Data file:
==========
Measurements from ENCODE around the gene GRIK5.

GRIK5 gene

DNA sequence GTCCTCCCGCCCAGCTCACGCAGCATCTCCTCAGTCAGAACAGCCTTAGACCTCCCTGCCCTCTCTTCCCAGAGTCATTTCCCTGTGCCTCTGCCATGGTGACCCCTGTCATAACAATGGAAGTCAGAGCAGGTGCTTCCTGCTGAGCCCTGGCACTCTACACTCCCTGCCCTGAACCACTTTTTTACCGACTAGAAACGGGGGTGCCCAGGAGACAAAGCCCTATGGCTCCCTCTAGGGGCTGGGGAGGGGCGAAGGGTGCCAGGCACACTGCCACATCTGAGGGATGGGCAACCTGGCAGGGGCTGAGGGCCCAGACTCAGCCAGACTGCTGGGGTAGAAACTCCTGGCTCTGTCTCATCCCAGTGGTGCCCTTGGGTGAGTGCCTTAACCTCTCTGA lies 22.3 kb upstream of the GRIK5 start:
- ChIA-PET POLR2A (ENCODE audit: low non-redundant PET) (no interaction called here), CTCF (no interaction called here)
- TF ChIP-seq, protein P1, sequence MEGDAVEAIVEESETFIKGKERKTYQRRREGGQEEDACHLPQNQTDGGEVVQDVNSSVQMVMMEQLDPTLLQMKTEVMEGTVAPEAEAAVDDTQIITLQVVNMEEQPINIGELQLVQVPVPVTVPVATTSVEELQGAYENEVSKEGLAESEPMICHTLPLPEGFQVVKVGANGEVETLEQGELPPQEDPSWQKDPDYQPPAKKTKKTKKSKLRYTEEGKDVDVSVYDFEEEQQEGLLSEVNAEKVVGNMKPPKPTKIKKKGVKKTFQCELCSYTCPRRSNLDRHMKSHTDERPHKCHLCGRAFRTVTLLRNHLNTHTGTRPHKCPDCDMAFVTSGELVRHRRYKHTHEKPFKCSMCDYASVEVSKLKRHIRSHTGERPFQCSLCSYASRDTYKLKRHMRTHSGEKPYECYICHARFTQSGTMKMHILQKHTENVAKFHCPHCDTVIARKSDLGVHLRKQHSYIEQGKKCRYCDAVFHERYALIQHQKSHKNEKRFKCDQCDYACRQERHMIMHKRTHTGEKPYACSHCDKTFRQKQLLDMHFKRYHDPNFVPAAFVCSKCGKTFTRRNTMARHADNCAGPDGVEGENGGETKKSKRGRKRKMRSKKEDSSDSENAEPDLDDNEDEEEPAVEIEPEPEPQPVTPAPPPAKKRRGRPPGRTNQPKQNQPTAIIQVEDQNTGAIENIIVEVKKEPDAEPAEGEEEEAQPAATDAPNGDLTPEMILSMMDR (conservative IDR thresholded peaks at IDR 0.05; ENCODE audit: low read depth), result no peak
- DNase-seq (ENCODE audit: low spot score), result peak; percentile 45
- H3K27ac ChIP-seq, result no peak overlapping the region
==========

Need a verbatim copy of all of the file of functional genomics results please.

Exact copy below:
Measurements from ENCODE around the gene GRIK5.

GRIK5 gene

DNA sequence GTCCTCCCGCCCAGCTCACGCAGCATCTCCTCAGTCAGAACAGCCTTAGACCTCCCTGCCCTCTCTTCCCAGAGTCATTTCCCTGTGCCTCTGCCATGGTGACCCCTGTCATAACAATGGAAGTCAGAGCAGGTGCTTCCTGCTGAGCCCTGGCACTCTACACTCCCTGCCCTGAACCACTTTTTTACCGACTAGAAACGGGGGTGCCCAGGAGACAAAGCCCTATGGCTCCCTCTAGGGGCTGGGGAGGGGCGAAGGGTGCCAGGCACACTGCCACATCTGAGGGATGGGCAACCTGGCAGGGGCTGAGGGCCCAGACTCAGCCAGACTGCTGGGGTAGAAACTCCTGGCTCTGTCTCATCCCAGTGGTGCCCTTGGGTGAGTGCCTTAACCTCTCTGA lies 22.3 kb upstream of the GRIK5 start:
- ChIA-PET POLR2A (ENCODE audit: low non-redundant PET) (no interaction called here), CTCF (no interaction called here)
- TF ChIP-seq, protein P1, sequence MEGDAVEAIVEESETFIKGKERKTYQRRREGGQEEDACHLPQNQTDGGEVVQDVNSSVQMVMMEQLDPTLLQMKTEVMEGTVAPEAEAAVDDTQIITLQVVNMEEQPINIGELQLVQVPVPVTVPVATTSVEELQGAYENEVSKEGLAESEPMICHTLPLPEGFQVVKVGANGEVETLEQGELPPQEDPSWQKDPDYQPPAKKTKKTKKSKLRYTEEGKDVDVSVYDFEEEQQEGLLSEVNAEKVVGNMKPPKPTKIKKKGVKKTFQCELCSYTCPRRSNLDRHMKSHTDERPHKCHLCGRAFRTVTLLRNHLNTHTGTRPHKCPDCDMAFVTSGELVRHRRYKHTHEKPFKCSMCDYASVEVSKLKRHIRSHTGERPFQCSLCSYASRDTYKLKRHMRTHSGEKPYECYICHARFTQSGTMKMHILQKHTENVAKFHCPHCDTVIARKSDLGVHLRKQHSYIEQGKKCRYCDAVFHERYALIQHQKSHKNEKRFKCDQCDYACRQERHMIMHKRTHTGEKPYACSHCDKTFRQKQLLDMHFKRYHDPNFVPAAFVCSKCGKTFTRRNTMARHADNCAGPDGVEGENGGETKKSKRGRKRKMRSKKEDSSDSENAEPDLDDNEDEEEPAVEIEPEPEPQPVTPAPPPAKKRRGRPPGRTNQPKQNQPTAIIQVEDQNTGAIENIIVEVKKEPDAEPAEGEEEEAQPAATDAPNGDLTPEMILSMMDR (conservative IDR thresholded peaks at IDR 0.05; ENCODE audit: low read depth), result no peak
- DNase-seq (ENCODE audit: low spot score), result peak; percentile 45
- H3K27ac ChIP-seq, result no peak overlapping the region